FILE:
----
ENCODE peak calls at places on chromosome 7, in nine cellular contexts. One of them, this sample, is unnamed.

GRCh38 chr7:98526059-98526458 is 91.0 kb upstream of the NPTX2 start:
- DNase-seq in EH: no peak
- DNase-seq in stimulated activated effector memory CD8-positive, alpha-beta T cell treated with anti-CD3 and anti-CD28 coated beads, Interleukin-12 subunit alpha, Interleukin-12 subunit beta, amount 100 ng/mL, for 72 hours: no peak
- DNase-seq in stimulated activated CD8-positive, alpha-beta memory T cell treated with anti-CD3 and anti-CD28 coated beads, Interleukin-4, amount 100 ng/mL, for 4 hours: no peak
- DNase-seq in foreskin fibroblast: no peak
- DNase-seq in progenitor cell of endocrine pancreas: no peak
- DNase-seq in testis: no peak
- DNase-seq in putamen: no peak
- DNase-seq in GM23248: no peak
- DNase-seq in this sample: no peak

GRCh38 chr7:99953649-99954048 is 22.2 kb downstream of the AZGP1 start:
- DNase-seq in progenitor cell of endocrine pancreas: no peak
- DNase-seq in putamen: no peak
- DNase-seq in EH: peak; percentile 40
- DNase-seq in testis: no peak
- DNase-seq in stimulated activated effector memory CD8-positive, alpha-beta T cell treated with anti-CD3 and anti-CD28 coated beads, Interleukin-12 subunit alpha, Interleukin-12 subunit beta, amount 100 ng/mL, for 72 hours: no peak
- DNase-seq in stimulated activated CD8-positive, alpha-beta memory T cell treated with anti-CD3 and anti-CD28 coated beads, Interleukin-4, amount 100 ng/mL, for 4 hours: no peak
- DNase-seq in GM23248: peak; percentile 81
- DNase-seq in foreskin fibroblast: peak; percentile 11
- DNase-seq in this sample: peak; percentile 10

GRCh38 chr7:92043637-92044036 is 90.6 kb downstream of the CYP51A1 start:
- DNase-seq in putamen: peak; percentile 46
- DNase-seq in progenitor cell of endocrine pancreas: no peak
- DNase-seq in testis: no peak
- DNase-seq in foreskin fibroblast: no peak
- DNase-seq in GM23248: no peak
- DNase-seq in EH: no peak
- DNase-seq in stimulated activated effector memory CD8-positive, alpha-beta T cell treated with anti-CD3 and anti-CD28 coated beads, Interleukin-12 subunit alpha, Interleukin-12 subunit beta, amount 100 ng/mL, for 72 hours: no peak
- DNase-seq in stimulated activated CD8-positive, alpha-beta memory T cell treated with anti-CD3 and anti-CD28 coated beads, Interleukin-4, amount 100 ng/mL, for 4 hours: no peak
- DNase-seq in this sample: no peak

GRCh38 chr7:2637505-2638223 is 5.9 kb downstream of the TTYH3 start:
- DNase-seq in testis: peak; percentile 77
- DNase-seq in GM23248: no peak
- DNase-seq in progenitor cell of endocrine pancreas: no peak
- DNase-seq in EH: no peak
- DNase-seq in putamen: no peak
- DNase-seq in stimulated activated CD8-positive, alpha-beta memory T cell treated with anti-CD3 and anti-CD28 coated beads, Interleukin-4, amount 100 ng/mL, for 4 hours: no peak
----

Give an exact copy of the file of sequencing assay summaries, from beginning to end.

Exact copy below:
ENCODE peak calls at places on chromosome 7, in nine cellular contexts. One of them, this sample, is unnamed.

GRCh38 chr7:98526059-98526458 is 91.0 kb upstream of the NPTX2 start:
- DNase-seq in EH: no peak
- DNase-seq in stimulated activated effector memory CD8-positive, alpha-beta T cell treated with anti-CD3 and anti-CD28 coated beads, Interleukin-12 subunit alpha, Interleukin-12 subunit beta, amount 100 ng/mL, for 72 hours: no peak
- DNase-seq in stimulated activated CD8-positive, alpha-beta memory T cell treated with anti-CD3 and anti-CD28 coated beads, Interleukin-4, amount 100 ng/mL, for 4 hours: no peak
- DNase-seq in foreskin fibroblast: no peak
- DNase-seq in progenitor cell of endocrine pancreas: no peak
- DNase-seq in testis: no peak
- DNase-seq in putamen: no peak
- DNase-seq in GM23248: no peak
- DNase-seq in this sample: no peak

GRCh38 chr7:99953649-99954048 is 22.2 kb downstream of the AZGP1 start:
- DNase-seq in progenitor cell of endocrine pancreas: no peak
- DNase-seq in putamen: no peak
- DNase-seq in EH: peak; percentile 40
- DNase-seq in testis: no peak
- DNase-seq in stimulated activated effector memory CD8-positive, alpha-beta T cell treated with anti-CD3 and anti-CD28 coated beads, Interleukin-12 subunit alpha, Interleukin-12 subunit beta, amount 100 ng/mL, for 72 hours: no peak
- DNase-seq in stimulated activated CD8-positive, alpha-beta memory T cell treated with anti-CD3 and anti-CD28 coated beads, Interleukin-4, amount 100 ng/mL, for 4 hours: no peak
- DNase-seq in GM23248: peak; percentile 81
- DNase-seq in foreskin fibroblast: peak; percentile 11
- DNase-seq in this sample: peak; percentile 10

GRCh38 chr7:92043637-92044036 is 90.6 kb downstream of the CYP51A1 start:
- DNase-seq in putamen: peak; percentile 46
- DNase-seq in progenitor cell of endocrine pancreas: no peak
- DNase-seq in testis: no peak
- DNase-seq in foreskin fibroblast: no peak
- DNase-seq in GM23248: no peak
- DNase-seq in EH: no peak
- DNase-seq in stimulated activated effector memory CD8-positive, alpha-beta T cell treated with anti-CD3 and anti-CD28 coated beads, Interleukin-12 subunit alpha, Interleukin-12 subunit beta, amount 100 ng/mL, for 72 hours: no peak
- DNase-seq in stimulated activated CD8-positive, alpha-beta memory T cell treated with anti-CD3 and anti-CD28 coated beads, Interleukin-4, amount 100 ng/mL, for 4 hours: no peak
- DNase-seq in this sample: no peak

GRCh38 chr7:2637505-2638223 is 5.9 kb downstream of the TTYH3 start:
- DNase-seq in testis: peak; percentile 77
- DNase-seq in GM23248: no peak
- DNase-seq in progenitor cell of endocrine pancreas: no peak
- DNase-seq in EH: no peak
- DNase-seq in putamen: no peak
- DNase-seq in stimulated activated CD8-positive, alpha-beta memory T cell treated with anti-CD3 and anti-CD28 coated beads, Interleukin-4, amount 100 ng/mL, for 4 hours: no peak